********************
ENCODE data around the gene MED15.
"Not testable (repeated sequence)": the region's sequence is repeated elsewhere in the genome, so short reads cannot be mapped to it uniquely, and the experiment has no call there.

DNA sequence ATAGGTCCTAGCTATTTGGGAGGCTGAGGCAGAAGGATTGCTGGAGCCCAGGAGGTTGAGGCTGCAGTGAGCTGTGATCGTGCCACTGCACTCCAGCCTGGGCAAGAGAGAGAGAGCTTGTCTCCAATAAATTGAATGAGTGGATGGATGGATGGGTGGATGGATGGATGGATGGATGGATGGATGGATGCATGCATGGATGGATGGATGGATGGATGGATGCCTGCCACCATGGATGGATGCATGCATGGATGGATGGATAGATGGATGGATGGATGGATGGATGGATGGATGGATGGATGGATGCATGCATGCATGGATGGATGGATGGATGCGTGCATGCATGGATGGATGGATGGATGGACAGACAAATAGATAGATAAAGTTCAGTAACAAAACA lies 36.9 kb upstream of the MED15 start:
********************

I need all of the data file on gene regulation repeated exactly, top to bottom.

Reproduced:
ENCODE data around the gene MED15.
"Not testable (repeated sequence)": the region's sequence is repeated elsewhere in the genome, so short reads cannot be mapped to it uniquely, and the experiment has no call there.

DNA sequence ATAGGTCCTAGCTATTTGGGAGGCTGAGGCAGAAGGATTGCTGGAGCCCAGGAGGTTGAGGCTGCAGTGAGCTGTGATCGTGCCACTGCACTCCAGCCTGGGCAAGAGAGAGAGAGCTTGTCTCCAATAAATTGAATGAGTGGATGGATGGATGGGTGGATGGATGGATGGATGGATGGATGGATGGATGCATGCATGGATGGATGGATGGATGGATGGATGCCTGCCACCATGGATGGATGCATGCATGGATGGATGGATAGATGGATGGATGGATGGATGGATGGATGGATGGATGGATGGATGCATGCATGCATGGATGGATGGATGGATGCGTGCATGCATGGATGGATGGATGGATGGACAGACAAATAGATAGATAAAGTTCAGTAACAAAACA lies 36.9 kb upstream of the MED15 start: